The 2016 presidential cycle has not been kind to movement conservatives. Despite having a bounty of options for a potential Republican nominee, the strongest candidates fell out of the race early.
Governors with clear track records of conservative reform, such as Scott Walker and Bobby Jindal, never even got close to an electoral contest. Rick Perry’s attempt at a comeback suffered a similar fate, in part due to uncertainty over a politicized indictment later dismissed by an appeals court. Jeb Bush had a huge war chest but quickly lost the first battles and withdrew.
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The race came down to Donald Trump’s populist campaign and two first-term Senators, Marco Rubio and Ted Cruz, neither of whom could slow down the Trump juggernaut despite attempts late in the cycle to generate some sort of unity behind them.
The rational conclusion from this experience should be recognition among movement conservatives that Republican voters do not place nearly as much value on ideology or policy as once assumed. The collection of conservatives who make up the #NeverTrump movement has instead argued that general-election voters faced with a choice between Trump and Hillary Clinton would yearn for a third option that represents traditional conservative values.
A serious candidate in that mold, they insist, would attract enough voters to disrupt the election and deny either Trump or Clinton an Electoral College win, if not win the White House outright.
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Theoretically speaking, it’s possible, although one would have to do it without Texas, whose ballot access closed two weeks ago. But what national figure would agree to take on such a campaign, someone whose personality and familiarity could command millions to think outside the two-party box and strike a blow for serious conservatives?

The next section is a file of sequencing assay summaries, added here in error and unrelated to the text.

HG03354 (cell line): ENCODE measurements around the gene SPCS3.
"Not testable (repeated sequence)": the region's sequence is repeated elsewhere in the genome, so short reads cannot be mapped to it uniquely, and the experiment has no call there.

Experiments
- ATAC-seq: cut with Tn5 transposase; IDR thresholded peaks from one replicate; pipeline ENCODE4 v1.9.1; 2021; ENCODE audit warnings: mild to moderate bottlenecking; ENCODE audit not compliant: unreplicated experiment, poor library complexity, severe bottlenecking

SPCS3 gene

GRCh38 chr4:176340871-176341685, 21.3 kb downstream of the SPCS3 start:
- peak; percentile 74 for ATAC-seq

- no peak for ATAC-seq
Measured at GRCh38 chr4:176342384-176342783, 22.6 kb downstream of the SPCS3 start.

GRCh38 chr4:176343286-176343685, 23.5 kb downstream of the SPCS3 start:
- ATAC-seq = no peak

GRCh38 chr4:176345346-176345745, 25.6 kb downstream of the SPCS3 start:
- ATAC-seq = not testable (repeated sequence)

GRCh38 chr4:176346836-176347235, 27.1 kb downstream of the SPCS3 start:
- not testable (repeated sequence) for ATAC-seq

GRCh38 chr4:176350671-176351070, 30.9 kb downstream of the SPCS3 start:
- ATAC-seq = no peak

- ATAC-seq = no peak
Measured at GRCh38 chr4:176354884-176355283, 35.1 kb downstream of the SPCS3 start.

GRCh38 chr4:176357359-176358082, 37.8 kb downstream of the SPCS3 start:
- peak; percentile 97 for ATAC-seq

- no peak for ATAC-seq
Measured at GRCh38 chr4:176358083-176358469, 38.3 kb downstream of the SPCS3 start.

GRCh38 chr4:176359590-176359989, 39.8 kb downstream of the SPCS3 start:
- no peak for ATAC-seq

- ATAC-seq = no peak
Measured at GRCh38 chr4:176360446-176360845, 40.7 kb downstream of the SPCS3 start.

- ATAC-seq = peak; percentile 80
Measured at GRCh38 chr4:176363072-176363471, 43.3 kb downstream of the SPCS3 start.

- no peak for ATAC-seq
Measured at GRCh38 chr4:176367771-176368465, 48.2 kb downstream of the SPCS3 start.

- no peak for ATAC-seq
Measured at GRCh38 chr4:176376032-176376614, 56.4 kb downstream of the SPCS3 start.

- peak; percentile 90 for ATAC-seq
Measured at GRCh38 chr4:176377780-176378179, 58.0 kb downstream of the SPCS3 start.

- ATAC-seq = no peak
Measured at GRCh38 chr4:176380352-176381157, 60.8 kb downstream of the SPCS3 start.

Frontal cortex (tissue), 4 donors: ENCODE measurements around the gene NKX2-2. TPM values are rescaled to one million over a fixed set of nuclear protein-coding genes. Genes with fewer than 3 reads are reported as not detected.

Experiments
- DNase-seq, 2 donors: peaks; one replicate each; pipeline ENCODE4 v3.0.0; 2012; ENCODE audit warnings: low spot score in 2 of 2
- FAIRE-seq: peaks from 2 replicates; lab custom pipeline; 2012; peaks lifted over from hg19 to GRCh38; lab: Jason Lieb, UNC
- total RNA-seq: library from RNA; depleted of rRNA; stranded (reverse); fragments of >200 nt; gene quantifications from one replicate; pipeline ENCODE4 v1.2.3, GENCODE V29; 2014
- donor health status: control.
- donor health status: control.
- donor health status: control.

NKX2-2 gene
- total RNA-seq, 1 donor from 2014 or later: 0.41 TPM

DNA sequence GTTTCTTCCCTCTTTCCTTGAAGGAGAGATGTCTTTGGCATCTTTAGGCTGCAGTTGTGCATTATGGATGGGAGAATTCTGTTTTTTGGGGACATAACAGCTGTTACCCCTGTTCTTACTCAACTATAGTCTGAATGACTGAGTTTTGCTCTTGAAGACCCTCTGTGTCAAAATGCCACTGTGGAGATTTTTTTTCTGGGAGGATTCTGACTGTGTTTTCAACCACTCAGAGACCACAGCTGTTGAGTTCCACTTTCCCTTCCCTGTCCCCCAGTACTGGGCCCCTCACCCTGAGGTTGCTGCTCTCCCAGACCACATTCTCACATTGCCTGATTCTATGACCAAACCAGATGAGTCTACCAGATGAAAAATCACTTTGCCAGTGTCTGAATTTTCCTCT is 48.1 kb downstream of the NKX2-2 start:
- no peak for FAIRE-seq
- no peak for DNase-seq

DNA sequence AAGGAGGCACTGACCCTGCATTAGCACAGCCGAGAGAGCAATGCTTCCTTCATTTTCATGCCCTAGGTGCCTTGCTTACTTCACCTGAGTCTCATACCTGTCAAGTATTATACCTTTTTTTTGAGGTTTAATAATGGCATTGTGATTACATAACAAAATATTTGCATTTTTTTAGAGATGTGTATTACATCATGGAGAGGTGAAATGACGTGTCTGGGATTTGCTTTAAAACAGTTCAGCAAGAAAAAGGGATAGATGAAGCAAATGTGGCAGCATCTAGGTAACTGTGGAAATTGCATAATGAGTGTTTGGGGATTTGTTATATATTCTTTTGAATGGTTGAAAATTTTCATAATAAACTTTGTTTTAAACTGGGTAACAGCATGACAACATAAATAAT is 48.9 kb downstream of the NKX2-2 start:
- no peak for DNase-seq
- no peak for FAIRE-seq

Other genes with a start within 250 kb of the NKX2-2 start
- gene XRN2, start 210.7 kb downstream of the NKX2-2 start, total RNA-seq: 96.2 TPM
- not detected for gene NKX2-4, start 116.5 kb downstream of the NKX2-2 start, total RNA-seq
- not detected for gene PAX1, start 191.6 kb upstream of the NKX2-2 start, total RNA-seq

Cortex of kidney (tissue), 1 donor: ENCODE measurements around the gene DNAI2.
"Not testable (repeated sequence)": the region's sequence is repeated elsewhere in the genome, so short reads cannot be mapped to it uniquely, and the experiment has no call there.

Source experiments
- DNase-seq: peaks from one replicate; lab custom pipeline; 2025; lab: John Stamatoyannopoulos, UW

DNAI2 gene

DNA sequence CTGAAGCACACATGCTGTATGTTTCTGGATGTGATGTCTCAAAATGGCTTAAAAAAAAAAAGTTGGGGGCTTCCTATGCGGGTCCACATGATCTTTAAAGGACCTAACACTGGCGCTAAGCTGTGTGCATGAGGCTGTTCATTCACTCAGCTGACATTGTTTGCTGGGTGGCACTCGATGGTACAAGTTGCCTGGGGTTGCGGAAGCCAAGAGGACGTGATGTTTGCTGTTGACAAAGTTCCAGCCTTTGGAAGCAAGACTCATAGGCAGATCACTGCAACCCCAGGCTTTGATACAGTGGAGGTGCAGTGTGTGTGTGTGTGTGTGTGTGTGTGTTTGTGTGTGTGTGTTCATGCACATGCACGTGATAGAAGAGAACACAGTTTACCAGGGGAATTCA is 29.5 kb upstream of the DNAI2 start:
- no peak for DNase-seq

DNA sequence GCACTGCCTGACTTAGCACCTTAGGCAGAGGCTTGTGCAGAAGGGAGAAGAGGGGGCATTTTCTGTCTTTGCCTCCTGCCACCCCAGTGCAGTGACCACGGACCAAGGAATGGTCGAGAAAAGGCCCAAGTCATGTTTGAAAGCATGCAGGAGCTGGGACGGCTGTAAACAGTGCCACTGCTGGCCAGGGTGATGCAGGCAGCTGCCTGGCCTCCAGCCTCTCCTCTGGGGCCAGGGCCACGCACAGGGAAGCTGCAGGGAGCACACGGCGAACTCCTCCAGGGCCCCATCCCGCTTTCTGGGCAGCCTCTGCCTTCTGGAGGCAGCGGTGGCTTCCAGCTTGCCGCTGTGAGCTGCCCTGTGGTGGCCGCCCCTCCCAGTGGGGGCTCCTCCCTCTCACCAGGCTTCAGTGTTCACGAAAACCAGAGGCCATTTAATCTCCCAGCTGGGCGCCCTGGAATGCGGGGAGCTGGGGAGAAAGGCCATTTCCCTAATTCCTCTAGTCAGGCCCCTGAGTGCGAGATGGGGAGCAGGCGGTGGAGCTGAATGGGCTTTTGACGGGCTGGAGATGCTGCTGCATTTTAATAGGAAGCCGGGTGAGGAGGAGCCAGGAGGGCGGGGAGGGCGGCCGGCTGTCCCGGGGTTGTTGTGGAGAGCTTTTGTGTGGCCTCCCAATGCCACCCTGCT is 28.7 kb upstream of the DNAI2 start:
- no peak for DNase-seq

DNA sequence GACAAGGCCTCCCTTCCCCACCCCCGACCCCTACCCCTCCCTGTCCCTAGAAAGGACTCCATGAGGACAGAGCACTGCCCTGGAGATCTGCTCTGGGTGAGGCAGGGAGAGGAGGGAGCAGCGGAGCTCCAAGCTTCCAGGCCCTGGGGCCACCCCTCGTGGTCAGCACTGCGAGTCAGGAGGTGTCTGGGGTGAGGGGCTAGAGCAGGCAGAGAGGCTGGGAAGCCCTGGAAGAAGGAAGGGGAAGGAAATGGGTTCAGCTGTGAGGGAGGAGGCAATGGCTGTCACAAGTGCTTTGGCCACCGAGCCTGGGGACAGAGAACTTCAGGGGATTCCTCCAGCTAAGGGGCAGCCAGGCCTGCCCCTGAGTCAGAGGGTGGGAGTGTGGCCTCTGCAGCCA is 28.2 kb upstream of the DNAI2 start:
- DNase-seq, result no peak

David French! … David French?
In the wake of this reveal, plenty of people poked fun at French, as well as at Weekly Standard editor Bill Kristol for anointing French as the latest #NeverTrump savior. That’s unfair to both men. French is hardly an unknown in conservative circles, both as a writer at National Review and as someone involved in Republican campaigns. Both men have served the movement with distinction and honor, and French has also done the same in the U.S. military. Most people may not know that.
And … that’s precisely the problem. At a time when intellectual movement conservatism faces a crisis of engagement, the French proposal all but cements the conclusion that the movement has completely lost touch with voters – and, quite possibly, reality.
French is a well-known writer and activist within the intellectual core of the conservative movement, but nearly unknown outside of those circles. Those circles had no impact in the primary cycle of the Republican Party, where their influence would presumably reach its apex. Offering French as a man whose force of influence could offer a major recalculation of the general election might seem to some within those circles as an act of conscience and principle.